Archaeopteryx may have exploited the running over water technique used by Basilisk lizards in combination with lift generated by its wings.* Direct measurements of the dimensions of the hind limbs of the Berlin specimen of Archaeopteryx with an estimated mass of 0.25 kg, are compared with predictions of the leg sizes of a Basilisk lizard with the same body mass using GLASHEEN and McMAHON'S (1996b) allometric equations. GLASHEEN and McMAHON'S (1996a,b) model of the Basilisk technique is applied to estimate the impulses produced by the hind legs in interaction with the water during the slap and stroke phases of the running cycles of Archaeopteryx and of the lizard. Lift and drag forces generated by Archaeopteryx running at 2 m· S-l with its wings and tail in fixed gliding position are estimated using an approximate mass flux model (SUNADA & ELLINGTON 2000) for a range of downwash angles (£). Extra lift due to ground effect is included in the predictions. Results show that the legs of Archaeopteryx are longer than those of Basilisk lizards of the same body mass; the feet are of similar size. The stride frequencies achieved by Archaeopteryx are the crucial parameter determining the impulse needed. According to the model, a 0.25 kg Archaeopteryx using a stride frequency of 10Hz generates 29 % more impulse from slap plus stroke than needed while running over seawater. However, if it used a more realistic stride frequency of 5 Hz, a lift force of 0.9 N, generated by the wings and tail, would be required to make surface running possible. The lift and induced drag force estimates for the Berlin Archaeopteryx (wingspan 0.6 m) gradually increase with increasing downwash angles. The lift force of 0.9 N required at a stride frequency of 5 Hz was generated at £=26°. At that downwash angle Archaeopteryx would need an increase of the backward stroke angle of only 7.5° to produce the thrust impulse required to overcome the drag of 0.16 N mainly induced by the generated lift. Archaeopteryx might have used the running over water technique using wings and tail in gliding stance to generate lift to increase the foraging area and to have an extra possibility to escape from terrestrial predators.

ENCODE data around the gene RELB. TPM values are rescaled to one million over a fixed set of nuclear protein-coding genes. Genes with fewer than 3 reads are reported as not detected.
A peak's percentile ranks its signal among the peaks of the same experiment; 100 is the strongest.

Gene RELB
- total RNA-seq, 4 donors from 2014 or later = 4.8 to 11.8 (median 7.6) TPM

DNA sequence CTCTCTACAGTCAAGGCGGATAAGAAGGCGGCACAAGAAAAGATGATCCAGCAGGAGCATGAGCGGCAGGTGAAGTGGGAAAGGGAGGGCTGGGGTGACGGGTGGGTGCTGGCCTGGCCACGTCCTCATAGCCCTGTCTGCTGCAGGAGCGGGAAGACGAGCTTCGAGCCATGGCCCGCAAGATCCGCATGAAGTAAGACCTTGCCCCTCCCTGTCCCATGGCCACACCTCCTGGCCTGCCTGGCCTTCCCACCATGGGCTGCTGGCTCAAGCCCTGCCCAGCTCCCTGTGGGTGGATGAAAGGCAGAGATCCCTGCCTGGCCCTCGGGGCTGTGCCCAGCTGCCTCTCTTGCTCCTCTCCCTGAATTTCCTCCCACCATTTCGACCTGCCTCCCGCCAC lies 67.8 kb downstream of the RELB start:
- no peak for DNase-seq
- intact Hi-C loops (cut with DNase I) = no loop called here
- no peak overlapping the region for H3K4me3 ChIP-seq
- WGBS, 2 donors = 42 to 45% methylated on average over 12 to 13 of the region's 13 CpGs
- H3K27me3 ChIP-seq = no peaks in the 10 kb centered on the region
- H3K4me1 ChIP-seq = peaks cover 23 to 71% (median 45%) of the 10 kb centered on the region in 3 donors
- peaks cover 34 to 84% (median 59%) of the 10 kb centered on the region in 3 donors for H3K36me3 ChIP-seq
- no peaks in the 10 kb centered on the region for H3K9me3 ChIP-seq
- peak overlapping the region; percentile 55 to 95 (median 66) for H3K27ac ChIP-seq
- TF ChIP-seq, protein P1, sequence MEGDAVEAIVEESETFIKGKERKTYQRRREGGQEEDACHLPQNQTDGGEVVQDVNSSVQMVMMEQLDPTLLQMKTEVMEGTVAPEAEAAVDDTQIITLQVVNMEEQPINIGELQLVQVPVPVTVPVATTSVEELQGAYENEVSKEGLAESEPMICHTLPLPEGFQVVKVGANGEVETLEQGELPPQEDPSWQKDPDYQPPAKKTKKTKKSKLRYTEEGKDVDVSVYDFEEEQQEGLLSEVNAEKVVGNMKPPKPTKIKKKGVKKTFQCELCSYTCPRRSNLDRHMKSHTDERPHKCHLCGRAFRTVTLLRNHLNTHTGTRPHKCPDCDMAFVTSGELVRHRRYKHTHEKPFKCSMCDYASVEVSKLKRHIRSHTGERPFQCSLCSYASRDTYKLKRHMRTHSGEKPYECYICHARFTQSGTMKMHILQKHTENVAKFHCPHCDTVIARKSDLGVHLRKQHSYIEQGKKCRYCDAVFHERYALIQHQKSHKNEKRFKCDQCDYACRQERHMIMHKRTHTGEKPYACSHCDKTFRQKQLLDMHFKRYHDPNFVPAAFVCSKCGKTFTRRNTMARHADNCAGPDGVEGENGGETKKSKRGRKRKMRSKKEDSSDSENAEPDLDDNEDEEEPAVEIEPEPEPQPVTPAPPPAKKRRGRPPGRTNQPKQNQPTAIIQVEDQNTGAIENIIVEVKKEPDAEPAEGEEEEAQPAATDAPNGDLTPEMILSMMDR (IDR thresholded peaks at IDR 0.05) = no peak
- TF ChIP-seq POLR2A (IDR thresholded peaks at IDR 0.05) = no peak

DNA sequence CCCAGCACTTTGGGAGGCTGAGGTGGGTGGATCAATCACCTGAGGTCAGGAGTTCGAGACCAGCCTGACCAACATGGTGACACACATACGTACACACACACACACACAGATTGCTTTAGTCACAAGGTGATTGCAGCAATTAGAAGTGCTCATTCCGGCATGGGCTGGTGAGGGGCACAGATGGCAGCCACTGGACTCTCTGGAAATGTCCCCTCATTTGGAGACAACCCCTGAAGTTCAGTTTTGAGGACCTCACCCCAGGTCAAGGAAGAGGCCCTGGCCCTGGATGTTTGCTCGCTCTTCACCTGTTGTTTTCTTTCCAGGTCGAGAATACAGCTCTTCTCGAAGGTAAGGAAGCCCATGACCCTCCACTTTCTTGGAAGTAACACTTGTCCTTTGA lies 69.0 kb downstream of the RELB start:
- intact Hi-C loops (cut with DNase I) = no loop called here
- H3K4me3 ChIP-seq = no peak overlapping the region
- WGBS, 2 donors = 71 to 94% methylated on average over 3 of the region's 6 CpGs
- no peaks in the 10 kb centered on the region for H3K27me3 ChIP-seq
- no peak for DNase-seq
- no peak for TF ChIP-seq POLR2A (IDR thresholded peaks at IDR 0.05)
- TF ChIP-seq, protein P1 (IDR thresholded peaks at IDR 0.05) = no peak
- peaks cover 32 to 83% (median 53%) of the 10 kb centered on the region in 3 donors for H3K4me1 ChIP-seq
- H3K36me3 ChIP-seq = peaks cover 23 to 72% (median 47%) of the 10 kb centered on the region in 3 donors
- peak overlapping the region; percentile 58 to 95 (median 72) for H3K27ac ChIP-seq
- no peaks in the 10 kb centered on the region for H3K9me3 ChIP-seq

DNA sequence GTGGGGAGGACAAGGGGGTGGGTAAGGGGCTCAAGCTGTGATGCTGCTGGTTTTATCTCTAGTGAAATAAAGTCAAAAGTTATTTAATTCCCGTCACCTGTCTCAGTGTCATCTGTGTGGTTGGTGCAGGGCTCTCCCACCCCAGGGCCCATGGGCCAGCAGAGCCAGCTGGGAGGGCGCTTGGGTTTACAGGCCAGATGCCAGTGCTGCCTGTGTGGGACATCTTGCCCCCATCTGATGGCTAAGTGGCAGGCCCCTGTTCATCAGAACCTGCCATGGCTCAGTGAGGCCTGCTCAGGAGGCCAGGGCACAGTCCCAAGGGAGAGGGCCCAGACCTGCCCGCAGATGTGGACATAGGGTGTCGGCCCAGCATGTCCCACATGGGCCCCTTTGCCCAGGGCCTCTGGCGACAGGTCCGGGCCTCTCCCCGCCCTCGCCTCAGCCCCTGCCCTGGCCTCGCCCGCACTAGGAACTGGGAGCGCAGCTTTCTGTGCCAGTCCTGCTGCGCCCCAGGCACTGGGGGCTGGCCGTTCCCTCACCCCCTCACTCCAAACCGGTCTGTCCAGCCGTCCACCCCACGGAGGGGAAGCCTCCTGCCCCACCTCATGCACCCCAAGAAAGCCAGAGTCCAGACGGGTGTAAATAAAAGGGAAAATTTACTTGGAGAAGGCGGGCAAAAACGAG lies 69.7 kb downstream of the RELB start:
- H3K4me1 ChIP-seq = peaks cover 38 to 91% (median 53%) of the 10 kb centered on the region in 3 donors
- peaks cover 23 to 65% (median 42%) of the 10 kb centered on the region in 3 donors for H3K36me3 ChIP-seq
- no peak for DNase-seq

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[Show abstract][Hide abstract] ABSTRACT: The primary feathers of birds are subject to cyclical forces in flight causing their shafts (rachises) to bend. The amount the feathers deflect during flight is dependent upon the flexural stiffness of the rachises. By quantifying scaling relationships between body mass and feather linear dimensions in a large data set of living birds, we show that both feather length and feather diameter scale much closer to predictions for geometric similarity than they do to elastic similarity. Scaling allometry also indicates that the primary feathers of larger birds are relatively shorter and their rachises relatively narrower, compared to those of smaller birds. Two-point bending tests indicated that larger birds have more flexible feathers than smaller species. Discriminant functional analyses (DFA) showed that body mass, primary feather length and rachis diameter can be used to differentiate between different magnitudes of feather bending stiffness, with primary feather length explaining 63% of variance in rachis stiffness. Adding fossil measurement data to our DFA showed that Archaeopteryx and Confuciusornis do not overlap with extant birds. This strongly suggests that the bending stiffness of their primary feathers was different to extant birds and provides further evidence for distinctive flight styles and likely limited flight ability in Archaeopteryx and Confuciusornis.